With little effort you can snug the bonnet nut around the stem. It's a small nut and won't need much. Just a snug.
If it still seeps, then replacement will be in your future.
a. I have an old gate valve (not a ball valve) outside the house that turns
off water to the house (its right at the house, not at/near the meter at the street)
the pipes from meter to house are galvanized; its an older house from the 50s.
c. I've turned off that valve a few times in recent years, for some work to be done,
and there were no leaks at it when turning it back on. But its been about 6 years
since it was turned off and on at all.
d. a few weeks ago I turned it off to look at something, and when turned it on,
a very small drip happened - about 8 ounces a day.
e. more recently had some minor work done and when turning it on,
this time its a bad drip of about a drop per second or two.
f. I've read about tightening the packing nut as a first step
to possibly solve the drip
BUT am concerned that in doing that, I might upset some other parts
of the connection of it to both the pipe coming up under the ground
from the meter, as well as the part that connects to where the pipe
goes into the house, and since its galvanized, I realize this could be a big problem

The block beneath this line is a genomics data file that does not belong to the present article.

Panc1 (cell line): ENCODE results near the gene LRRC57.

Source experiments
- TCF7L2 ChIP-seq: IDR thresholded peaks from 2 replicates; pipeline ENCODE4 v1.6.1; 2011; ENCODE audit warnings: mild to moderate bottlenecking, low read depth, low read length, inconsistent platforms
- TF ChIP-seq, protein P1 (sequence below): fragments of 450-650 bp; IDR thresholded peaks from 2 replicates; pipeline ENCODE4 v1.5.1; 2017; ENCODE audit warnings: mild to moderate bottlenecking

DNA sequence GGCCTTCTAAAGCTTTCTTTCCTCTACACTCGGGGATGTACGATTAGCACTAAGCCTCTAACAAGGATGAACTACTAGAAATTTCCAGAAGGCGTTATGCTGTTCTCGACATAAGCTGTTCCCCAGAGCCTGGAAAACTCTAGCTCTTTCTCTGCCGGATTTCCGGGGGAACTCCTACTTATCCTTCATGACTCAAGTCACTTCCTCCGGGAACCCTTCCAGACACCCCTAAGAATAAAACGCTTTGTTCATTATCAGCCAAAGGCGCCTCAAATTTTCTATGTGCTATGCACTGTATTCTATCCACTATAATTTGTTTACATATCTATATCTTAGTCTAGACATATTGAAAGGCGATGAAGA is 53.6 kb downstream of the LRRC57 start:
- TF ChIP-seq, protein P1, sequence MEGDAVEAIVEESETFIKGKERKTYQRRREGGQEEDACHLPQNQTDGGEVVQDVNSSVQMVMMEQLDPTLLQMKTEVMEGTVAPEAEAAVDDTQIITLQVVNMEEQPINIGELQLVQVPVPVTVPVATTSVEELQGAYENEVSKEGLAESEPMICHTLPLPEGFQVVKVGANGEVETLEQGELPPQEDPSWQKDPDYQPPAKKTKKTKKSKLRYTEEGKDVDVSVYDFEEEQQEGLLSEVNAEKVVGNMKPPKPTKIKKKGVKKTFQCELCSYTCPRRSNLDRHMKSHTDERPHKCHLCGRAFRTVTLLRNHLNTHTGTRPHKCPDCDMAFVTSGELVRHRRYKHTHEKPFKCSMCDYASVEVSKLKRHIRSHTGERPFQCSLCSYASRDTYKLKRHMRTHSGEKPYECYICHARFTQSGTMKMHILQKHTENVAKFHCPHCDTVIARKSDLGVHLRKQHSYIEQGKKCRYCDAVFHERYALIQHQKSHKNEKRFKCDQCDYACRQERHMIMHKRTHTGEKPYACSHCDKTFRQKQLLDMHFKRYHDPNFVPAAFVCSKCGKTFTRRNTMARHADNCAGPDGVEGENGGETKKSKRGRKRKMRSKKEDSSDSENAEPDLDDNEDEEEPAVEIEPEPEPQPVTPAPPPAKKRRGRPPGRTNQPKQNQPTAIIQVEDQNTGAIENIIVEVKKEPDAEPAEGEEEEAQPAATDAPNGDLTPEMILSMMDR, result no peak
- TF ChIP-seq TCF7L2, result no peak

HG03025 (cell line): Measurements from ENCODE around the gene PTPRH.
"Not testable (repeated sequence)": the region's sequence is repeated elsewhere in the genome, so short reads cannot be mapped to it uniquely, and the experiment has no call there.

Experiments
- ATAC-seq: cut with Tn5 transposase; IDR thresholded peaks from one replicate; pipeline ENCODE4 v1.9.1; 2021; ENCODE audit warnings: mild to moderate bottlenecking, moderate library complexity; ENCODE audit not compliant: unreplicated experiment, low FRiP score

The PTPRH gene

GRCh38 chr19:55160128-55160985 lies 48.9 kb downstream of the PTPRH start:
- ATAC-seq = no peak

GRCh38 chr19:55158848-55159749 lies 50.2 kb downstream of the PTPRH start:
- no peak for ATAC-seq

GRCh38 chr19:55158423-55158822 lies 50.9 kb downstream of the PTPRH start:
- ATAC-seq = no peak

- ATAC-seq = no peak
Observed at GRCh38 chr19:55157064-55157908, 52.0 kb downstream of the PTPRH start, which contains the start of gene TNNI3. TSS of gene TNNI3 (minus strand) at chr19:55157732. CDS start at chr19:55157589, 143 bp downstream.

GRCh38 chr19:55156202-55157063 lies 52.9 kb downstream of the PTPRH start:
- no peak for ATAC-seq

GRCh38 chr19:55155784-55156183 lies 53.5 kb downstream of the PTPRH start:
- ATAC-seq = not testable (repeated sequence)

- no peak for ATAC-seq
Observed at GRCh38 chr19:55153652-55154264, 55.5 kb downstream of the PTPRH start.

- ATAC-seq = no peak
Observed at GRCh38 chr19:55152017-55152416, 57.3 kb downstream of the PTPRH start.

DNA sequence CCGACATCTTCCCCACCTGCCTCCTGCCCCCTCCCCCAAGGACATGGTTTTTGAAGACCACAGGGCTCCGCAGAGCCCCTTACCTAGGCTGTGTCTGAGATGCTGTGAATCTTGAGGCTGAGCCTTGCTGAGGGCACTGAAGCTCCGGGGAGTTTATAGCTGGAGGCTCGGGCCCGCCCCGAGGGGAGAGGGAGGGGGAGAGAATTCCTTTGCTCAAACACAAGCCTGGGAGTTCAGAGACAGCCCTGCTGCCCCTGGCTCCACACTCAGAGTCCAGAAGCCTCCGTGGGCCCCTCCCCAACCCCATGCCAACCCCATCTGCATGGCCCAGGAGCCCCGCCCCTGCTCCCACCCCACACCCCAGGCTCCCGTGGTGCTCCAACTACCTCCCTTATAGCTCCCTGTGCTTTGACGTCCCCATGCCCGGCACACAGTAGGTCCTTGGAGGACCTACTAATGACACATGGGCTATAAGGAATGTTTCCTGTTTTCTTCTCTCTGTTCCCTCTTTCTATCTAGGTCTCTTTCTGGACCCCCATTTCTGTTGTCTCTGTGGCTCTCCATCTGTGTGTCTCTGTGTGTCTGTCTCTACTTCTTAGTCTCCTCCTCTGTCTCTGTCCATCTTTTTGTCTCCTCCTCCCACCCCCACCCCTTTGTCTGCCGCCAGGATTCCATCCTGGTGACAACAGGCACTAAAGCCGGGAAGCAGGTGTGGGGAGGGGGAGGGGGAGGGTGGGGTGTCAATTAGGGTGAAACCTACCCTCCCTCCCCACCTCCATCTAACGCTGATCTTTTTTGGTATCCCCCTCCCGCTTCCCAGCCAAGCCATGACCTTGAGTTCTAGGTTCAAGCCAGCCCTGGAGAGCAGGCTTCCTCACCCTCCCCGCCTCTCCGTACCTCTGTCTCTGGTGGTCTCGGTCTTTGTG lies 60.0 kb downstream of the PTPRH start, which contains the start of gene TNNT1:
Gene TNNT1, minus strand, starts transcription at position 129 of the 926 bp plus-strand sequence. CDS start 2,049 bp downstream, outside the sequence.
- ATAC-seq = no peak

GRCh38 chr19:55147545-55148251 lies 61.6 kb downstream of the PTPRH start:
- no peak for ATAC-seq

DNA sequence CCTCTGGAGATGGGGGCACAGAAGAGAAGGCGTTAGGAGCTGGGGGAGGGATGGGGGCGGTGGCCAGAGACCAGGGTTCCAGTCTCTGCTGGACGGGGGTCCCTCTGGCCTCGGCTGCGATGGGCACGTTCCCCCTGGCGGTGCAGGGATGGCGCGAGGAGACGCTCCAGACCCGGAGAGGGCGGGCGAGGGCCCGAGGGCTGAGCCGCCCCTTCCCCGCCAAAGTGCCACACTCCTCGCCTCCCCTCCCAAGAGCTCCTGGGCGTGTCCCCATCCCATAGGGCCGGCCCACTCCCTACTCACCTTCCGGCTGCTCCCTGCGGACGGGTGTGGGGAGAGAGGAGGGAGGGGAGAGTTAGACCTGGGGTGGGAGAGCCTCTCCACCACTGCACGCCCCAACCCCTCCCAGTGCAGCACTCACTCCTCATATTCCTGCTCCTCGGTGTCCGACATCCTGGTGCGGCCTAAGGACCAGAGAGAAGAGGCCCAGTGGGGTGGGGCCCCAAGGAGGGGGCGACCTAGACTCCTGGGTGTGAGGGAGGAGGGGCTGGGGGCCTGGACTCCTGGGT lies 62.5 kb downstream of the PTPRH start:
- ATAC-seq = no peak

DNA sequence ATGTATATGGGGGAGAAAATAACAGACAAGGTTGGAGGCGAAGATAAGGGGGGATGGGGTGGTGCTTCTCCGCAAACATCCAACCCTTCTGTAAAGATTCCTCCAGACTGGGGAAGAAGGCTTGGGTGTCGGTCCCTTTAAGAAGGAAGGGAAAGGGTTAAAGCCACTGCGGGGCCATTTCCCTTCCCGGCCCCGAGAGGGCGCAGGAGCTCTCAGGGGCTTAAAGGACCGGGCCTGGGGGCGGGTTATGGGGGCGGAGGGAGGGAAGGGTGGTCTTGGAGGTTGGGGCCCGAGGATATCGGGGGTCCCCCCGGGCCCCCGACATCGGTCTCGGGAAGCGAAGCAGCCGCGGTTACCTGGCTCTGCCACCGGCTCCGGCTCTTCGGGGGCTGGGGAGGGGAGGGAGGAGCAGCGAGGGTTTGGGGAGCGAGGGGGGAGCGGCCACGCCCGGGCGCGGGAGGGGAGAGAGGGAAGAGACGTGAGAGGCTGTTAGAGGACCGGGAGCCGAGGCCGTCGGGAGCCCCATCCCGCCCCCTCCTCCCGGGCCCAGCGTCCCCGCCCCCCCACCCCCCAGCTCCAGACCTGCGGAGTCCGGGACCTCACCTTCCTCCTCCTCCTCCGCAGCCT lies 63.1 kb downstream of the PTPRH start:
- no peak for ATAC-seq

and expensive one to say the least.
or perhaps in trying to tighten packing nut the entire valve could crumble or collapse,
and there is no other main shutoff valve for the house.
=======> Are the above concerns/risks valid if will just be trying to tighten the packing nut ?
=======> If its ok to try this, does the valve need to be shut down (water turned off
at this valve) to do it, or is it ok to do it with the valve in the open position ?
=======> I am not able to any more steps like changing the packing or washers,
not to mention replacing the valve, though I guess the same concerns
with upsetting the galvanized pipe and related connections might
be valid if that work was to be done too ?
thanks - carlegeo
You can shut the valve off gently, and back up the bonnet nut . I like to apply some silicone grease down in there, snug the nut up a little, and run the valve open/close a few times, then if necessary a little more snugging on the nut. There is no way you should have to put enough "gorilla" into that procedure that it would affect any other part of the system.
Gate valves ARE prone to the stem breaking if you torque it closed to tight, so at some point...replacement could be in the picture. For now, see if you can stop that drip.
Tightening the packing nut will NOT cause any other problems, NOR can it be so tight that it will break the valve's stem. Your only problem will be if it has already been tightened as far as possible, because then you won't be able to stop the leak unless you add some "packing' inside the nut.
Licensed residential and commercial plumber